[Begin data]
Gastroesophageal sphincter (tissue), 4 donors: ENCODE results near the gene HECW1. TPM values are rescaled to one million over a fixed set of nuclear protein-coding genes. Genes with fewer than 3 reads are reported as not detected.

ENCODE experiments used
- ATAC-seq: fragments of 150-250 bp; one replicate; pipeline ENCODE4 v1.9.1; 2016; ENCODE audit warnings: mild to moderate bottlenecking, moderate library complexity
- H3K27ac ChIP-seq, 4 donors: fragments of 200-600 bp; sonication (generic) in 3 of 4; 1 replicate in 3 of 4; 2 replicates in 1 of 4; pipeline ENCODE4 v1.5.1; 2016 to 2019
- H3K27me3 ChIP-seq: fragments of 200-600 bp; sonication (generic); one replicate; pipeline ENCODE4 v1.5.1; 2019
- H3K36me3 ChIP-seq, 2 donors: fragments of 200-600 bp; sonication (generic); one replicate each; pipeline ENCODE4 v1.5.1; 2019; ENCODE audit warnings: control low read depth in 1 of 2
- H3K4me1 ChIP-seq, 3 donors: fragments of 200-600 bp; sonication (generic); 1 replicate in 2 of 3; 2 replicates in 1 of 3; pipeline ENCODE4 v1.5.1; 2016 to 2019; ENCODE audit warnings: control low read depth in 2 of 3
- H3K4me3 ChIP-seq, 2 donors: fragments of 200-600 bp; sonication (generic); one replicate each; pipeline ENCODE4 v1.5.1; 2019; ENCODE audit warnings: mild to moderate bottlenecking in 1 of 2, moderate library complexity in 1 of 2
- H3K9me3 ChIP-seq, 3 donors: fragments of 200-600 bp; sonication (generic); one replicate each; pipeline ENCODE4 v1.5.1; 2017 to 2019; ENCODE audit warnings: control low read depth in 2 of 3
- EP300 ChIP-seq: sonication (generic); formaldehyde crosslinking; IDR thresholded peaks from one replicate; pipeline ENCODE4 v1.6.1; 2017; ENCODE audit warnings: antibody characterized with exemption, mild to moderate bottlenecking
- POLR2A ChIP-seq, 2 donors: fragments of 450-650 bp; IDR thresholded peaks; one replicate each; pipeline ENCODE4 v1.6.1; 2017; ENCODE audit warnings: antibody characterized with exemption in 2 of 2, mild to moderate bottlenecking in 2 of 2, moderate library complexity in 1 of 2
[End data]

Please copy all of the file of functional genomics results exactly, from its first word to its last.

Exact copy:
Gastroesophageal sphincter (tissue), 4 donors: ENCODE results near the gene HECW1. TPM values are rescaled to one million over a fixed set of nuclear protein-coding genes. Genes with fewer than 3 reads are reported as not detected.

ENCODE experiments used
- ATAC-seq: fragments of 150-250 bp; one replicate; pipeline ENCODE4 v1.9.1; 2016; ENCODE audit warnings: mild to moderate bottlenecking, moderate library complexity
- H3K27ac ChIP-seq, 4 donors: fragments of 200-600 bp; sonication (generic) in 3 of 4; 1 replicate in 3 of 4; 2 replicates in 1 of 4; pipeline ENCODE4 v1.5.1; 2016 to 2019
- H3K27me3 ChIP-seq: fragments of 200-600 bp; sonication (generic); one replicate; pipeline ENCODE4 v1.5.1; 2019
- H3K36me3 ChIP-seq, 2 donors: fragments of 200-600 bp; sonication (generic); one replicate each; pipeline ENCODE4 v1.5.1; 2019; ENCODE audit warnings: control low read depth in 1 of 2
- H3K4me1 ChIP-seq, 3 donors: fragments of 200-600 bp; sonication (generic); 1 replicate in 2 of 3; 2 replicates in 1 of 3; pipeline ENCODE4 v1.5.1; 2016 to 2019; ENCODE audit warnings: control low read depth in 2 of 3
- H3K4me3 ChIP-seq, 2 donors: fragments of 200-600 bp; sonication (generic); one replicate each; pipeline ENCODE4 v1.5.1; 2019; ENCODE audit warnings: mild to moderate bottlenecking in 1 of 2, moderate library complexity in 1 of 2
- H3K9me3 ChIP-seq, 3 donors: fragments of 200-600 bp; sonication (generic); one replicate each; pipeline ENCODE4 v1.5.1; 2017 to 2019; ENCODE audit warnings: control low read depth in 2 of 3
- EP300 ChIP-seq: sonication (generic); formaldehyde crosslinking; IDR thresholded peaks from one replicate; pipeline ENCODE4 v1.6.1; 2017; ENCODE audit warnings: antibody characterized with exemption, mild to moderate bottlenecking
- POLR2A ChIP-seq, 2 donors: fragments of 450-650 bp; IDR thresholded peaks; one replicate each; pipeline ENCODE4 v1.6.1; 2017; ENCODE audit warnings: antibody characterized with exemption in 2 of 2, mild to moderate bottlenecking in 2 of 2, moderate library complexity in 1 of 2